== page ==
For 90 years, Primary Children’s Medical Center has served children from the Intermountain Area without regard to race, religion, or ability to pay. Recognized among the top pediatric hospitals in the country, Primary Children's Medical Center is the only full-service children's hospital between Denver and the West Coast, serving the largest geographic area in the United States for children. Rarely is there a family from Utah, parts of Idaho, Wyoming, Montana and Nevada that has not had a personal experience at this children’s hospital.
A Story of Love
Primary Children’s Medical Center began not as a love story, but a story of love. Almost a century ago, Louie B. Felt and May Anderson, President and First Counselor of the General Primary Association of the Church of Jesus Christ of Latter-day Saints, were walking in Salt Lake City when they saw a child who appeared to suffer from the affects of polio. His struggle pulled their heart-strings, and they approached LDS Church President Joseph F. Smith with a plan to serve children without regard to race, religion, or the ability to pay. As a result, a charity care ward, dedicated exclusively to children opened in LDS Hospital in 1911.
A decade later, the Hyde Home, a stately mansion across from Temple Square, was converted into a convalescent facility for children. For the next 30 years, children suffering from polio, rheumatic fever, Perthes, and other chronic illnesses and birth defects were cared for there. The average length of stay during those years was 158 days.
Eventually the Hyde Home became inadequate for the numbers of children needing care. Nursing Superintendent Anna Rosenkilde, lovingly known by her patients as Mamma Rose, asked, “Are children not our most precious possession whether they are rich or poor or possessed of a broken body?” Her plea was heard and a new hospital was built on the Avenues of Salt Lake City.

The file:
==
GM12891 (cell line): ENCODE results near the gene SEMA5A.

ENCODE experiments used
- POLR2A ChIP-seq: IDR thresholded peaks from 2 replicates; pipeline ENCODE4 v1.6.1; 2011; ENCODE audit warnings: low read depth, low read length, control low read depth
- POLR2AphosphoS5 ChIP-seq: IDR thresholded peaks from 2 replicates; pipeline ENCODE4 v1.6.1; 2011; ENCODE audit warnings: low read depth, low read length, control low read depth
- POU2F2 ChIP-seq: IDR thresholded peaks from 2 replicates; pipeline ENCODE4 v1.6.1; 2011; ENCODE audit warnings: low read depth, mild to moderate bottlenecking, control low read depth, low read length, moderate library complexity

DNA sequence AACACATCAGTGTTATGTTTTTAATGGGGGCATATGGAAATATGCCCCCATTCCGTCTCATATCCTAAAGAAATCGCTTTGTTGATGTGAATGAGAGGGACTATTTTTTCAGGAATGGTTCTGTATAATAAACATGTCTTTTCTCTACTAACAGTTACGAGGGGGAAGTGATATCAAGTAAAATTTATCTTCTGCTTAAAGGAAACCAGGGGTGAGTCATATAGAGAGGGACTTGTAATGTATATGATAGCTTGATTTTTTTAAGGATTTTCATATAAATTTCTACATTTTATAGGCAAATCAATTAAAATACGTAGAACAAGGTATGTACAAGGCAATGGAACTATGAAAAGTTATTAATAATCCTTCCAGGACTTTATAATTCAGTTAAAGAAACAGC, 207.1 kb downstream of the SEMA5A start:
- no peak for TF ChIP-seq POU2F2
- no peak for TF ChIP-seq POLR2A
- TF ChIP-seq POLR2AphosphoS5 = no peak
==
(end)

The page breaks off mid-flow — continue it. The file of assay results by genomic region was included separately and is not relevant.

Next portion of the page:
Built by Children for Children
Children literally helped to build the new Primary Children’s Hospital by purchasing bricks for 10 and 20 cents. In all, 120,148 red bricks were purchased by children and their families. At the time, the structure was considered “more than a convalescent home; it actually is a way of life.” And, so it was for the next 38 years.
Shortly after the hospital on the Avenues was completed, it filled to capacity. Additional space was developed in 1961, and by 1966 a five-floor west wing was added. From 1970 to 1990, every inch of space was utilized, remodeling bathrooms and waiting areas into offices and examination rooms. Even an abandoned elevator shaft was converted into an office for purchasing and supplies. Eventually 90 percent of the old Veteran’s Administration Hospital, located within walking distance of the hospital, was occupied by offices and divisions of Primary Children’s Medical Center.
Pediatric Medicine Evolves
In the 1960’s, Primary Children’s introduced pediatric cardiology. In the 70’s other specialties were launched such as pediatric surgery, newborn intensive care, and pediatric neurosurgery. Then came outpatient surgical services and a pediatric oncology/hematology program. The much beloved old red brick building could not keep pace with the ever-growing medical needs of children.
It took three years to build the new Primary Children’s Medical Center located on the University of Utah campus. Relocating a hospital was a complicated, but carefully orchestrated event. Beginning at 6:00 a.m. on April 23, 1990, patients, accompanied by nurses and physicians, were transported by an ambulance caravan to their new destination. Almost simultaneously as the last surgery was being performed in the old building, the first surgery began in the new one. And the spirit of love and hope felt in the old building was transferred to the new building, blessing children for generations to come.
Recognized for Excellence
Today, Primary Children’s Medical Center is owned by the community and managed by not-for-profit Intermountain Healthcare. As a teaching facility, Primary Children’s is affiliated with the University of Utah School of Medicine, integrating pediatric programs, research and training for childhood illnesses and injuries.
While many advances have been made over the years, love for children and the hospital’s policy of providing medical care regardless of a family’s ability to pay remains the same.
- Primary Children’s Medical Center is one of about 50 free-standing, full-service pediatric hospitals in the United States.
- Last year, the hospital expended $12.4 million to cover 13,587 hospital visits by needy children. Physicians donate their expertise for charity patients.
- Primary Children's is named among the top children's hospitals in the country.
- Of the nation’s freestanding children’s hospitals, Primary Children’s has the seventh highest level of acuity (most critically ill) in the nation and yet has the lowest charge per case.
- Engraved in stone at each hospital entrance is the motto, “The Child First and Always.”